Despite the novel coronavirus originating in China, the country’s infection rates have subsided exponentially, which is a pattern seen across much of Asia, where testing and tracking methods are more thorough and effective than in many parts of the world. At the same time, India has become an outlier in the region, surpassing 12 million confirmed cases in March. Meanwhile, countries like the Maldives have already completely reopened for tourism, while others, like Indonesia, continue to postpone.
The fall brought on the second wave of rising infections in Asia, but this increase seemed minor compared to much higher surges in other parts of the world. After a new strain of the virus was discovered in the United Kingdom (UK) in December, a handful of Asian destinations that had been allowing some travel from the UK have since suspended flights.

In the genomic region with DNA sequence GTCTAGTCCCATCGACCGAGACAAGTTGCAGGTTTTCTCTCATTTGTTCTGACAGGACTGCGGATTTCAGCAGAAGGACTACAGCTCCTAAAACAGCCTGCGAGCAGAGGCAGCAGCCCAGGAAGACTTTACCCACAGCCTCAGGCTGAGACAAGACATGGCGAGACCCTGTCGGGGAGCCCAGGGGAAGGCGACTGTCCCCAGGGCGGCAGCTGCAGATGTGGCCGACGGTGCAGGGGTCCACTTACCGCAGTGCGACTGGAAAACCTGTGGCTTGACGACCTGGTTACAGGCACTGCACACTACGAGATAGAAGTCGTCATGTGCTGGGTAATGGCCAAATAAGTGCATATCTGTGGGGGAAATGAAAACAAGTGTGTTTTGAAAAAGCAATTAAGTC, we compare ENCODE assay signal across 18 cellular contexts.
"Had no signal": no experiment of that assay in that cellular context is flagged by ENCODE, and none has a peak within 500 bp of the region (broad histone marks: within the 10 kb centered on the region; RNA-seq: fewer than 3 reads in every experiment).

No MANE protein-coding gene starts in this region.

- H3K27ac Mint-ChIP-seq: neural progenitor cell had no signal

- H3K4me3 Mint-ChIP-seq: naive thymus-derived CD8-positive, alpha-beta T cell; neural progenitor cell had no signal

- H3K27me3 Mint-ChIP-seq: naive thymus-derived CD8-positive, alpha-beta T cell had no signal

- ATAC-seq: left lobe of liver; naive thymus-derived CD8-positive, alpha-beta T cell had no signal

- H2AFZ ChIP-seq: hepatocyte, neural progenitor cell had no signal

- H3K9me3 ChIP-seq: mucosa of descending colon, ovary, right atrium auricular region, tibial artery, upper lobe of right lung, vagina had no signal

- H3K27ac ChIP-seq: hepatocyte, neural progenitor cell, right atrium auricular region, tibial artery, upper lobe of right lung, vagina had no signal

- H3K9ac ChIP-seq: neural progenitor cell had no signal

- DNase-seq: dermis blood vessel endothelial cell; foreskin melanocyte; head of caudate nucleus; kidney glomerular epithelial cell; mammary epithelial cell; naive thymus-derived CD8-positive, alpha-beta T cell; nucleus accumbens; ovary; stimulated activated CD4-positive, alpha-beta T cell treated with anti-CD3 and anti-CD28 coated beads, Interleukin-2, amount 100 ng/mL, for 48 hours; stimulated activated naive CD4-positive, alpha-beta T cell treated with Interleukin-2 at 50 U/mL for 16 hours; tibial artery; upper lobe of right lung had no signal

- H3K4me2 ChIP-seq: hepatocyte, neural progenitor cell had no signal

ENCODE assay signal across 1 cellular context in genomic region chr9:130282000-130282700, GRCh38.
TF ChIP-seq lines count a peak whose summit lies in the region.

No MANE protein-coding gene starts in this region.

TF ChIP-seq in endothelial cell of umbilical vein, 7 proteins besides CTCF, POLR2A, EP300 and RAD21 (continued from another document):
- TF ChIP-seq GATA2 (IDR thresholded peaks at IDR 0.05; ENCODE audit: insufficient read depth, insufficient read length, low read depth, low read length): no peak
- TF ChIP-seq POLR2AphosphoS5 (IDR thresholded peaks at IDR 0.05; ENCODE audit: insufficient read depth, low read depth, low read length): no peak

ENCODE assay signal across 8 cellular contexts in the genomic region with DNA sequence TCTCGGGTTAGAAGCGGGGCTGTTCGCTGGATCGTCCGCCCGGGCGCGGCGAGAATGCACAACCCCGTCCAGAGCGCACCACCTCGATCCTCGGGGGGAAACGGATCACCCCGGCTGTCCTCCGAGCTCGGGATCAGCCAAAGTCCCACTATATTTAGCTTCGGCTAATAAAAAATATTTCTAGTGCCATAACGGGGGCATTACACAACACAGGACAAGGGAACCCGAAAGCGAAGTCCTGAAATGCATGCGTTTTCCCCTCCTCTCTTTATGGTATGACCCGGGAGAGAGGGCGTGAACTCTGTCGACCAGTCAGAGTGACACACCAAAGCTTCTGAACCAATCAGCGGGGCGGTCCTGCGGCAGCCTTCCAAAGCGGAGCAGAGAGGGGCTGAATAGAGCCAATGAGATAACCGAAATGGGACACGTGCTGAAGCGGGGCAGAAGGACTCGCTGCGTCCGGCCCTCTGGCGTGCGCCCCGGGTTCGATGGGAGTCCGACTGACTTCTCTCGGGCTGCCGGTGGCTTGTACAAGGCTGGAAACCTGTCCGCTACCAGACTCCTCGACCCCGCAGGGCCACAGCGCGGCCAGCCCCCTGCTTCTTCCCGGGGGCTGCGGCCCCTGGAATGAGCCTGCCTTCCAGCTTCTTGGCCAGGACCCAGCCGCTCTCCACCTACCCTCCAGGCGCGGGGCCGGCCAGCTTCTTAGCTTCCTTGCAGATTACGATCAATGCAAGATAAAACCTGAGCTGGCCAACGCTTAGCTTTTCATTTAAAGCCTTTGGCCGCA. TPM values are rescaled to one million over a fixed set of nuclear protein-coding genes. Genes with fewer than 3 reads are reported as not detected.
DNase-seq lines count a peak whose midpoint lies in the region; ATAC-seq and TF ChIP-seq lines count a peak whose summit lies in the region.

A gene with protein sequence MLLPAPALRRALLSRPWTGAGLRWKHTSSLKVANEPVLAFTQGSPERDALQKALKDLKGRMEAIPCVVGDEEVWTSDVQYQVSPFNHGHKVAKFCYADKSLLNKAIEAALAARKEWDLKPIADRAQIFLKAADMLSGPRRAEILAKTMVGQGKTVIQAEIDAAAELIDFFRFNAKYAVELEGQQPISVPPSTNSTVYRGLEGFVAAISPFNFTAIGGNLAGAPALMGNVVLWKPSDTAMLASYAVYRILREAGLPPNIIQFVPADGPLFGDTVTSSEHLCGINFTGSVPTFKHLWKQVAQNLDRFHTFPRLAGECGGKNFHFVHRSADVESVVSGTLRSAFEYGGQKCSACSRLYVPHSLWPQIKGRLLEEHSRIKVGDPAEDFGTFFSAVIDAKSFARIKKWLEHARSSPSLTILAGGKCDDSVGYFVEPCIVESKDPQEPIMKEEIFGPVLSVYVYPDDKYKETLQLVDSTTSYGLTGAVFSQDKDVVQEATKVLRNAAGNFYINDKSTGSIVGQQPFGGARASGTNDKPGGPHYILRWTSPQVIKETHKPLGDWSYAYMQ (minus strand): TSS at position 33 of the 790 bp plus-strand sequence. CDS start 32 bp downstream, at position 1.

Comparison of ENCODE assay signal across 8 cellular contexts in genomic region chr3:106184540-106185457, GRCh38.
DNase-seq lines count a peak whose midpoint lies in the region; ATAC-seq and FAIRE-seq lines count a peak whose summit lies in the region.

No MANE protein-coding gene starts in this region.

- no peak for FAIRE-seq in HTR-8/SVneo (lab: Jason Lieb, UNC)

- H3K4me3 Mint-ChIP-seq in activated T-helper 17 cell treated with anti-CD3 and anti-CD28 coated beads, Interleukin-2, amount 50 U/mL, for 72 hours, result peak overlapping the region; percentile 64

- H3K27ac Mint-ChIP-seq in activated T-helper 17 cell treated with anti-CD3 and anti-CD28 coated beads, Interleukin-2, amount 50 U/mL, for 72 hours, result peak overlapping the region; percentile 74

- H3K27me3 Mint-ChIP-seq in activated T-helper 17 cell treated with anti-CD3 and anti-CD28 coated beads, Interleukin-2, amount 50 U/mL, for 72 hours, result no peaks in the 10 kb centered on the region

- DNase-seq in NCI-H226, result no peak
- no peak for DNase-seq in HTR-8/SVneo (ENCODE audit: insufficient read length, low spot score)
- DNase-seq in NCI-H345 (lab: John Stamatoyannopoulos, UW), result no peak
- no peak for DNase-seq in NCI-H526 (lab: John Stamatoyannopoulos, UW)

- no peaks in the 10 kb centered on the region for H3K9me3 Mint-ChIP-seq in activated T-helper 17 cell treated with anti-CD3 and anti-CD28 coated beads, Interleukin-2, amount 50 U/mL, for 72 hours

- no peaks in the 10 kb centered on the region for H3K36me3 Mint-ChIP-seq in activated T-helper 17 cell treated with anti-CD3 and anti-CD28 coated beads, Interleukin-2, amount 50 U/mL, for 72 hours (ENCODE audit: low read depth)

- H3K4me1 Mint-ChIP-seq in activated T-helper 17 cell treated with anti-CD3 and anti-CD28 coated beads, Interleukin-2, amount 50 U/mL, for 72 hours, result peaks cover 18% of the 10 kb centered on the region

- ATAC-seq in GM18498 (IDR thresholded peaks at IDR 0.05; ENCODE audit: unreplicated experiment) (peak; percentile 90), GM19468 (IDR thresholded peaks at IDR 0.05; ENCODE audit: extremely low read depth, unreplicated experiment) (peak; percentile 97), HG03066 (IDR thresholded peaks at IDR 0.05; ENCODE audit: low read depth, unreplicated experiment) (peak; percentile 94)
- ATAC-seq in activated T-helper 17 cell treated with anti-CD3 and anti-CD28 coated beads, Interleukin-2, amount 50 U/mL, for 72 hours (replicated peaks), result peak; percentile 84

Here’s what you need to know about border regulations and travel restrictions in Asia.
Bhutan's borders are closed and there is an active travel ban in place for most countries including the U.S. Bhutan is part of a tourism bubble with India, but it is not likely that country will reopen for wider tourism until much later.
Cambodian borders began reopening in late May, but e-visa and visa on arrival programs have been suspended and tourist visas are not being issued. Travelers will need a negative test taken within 72 hours of their arrival date and the government has asked eligible travelers to pay a $2,000 deposit to cover the cost of further testing and quarantine. A mandatory test, the cost of which is deducted from the deposit, will be conducted upon arrival. All travelers must quarantine for 14 days upon arrival and will be required to purchase a mandatory $90 health insurance policy that will be valid for 20 days.
Although the number of commercial flights has been reduced, China reopened its visa application process to 13 Asian countries and 36 European countries. In late December, all direct flights between mainland China and the UK were suspended indefinitely.